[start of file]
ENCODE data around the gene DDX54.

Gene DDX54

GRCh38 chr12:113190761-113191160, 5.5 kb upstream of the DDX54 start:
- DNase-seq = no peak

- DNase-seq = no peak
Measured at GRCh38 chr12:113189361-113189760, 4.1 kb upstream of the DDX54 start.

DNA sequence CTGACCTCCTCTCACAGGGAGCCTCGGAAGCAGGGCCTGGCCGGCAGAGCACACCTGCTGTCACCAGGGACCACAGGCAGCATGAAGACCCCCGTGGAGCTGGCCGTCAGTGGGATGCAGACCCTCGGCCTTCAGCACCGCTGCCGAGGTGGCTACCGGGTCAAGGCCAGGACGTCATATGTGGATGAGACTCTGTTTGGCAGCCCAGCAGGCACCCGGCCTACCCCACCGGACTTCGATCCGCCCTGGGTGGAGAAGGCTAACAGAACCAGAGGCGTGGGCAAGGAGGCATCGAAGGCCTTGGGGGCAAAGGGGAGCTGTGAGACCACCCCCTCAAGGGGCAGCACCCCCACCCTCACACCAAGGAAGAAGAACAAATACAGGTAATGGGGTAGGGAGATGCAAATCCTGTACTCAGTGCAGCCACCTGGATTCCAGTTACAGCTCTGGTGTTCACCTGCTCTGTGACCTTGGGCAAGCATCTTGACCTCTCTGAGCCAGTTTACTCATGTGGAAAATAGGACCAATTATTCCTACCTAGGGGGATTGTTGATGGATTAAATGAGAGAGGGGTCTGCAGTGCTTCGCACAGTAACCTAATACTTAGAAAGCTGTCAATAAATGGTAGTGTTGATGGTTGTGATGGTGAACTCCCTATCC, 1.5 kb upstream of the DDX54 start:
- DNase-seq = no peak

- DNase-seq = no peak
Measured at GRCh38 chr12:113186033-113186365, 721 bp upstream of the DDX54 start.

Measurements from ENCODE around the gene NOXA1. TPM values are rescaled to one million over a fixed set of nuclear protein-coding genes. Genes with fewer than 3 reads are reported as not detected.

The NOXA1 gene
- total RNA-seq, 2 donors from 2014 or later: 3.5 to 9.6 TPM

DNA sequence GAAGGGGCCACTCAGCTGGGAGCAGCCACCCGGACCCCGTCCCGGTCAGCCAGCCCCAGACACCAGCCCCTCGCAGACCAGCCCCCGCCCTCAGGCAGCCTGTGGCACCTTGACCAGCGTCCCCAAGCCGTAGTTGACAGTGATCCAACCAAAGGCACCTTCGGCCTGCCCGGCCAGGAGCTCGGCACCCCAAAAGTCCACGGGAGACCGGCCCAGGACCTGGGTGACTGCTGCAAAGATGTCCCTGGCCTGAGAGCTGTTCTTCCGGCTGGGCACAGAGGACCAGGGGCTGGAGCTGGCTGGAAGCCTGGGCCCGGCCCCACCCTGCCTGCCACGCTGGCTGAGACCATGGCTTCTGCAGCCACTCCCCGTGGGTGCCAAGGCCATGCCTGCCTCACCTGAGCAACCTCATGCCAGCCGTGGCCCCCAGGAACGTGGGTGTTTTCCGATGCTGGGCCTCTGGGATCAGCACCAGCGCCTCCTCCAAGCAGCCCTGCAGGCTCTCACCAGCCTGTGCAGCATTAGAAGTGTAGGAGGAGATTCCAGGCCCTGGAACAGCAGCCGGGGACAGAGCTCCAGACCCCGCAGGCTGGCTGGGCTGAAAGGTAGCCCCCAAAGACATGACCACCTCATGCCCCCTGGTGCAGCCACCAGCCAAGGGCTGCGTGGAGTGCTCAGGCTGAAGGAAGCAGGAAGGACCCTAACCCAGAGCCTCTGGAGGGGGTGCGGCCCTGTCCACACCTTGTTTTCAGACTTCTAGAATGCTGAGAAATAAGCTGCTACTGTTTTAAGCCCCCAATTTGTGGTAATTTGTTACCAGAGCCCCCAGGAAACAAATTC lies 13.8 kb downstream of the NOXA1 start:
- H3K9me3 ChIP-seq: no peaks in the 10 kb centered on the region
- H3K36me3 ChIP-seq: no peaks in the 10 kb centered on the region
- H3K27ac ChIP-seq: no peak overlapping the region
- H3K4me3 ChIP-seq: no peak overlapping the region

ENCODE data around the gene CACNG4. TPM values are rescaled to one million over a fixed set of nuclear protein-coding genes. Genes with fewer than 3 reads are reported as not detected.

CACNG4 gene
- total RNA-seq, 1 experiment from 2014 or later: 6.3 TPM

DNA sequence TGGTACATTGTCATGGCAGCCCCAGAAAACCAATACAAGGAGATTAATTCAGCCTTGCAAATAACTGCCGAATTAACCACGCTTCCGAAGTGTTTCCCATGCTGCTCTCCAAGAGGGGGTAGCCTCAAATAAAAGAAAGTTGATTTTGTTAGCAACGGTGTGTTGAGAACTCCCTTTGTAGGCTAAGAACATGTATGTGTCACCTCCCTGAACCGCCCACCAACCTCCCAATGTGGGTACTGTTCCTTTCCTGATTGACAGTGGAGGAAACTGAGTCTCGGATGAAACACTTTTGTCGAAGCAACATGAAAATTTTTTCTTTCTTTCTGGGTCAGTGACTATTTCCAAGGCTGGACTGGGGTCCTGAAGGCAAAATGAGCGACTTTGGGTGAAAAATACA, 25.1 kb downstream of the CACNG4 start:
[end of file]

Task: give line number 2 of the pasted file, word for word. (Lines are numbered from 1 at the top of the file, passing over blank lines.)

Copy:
Gene DDX54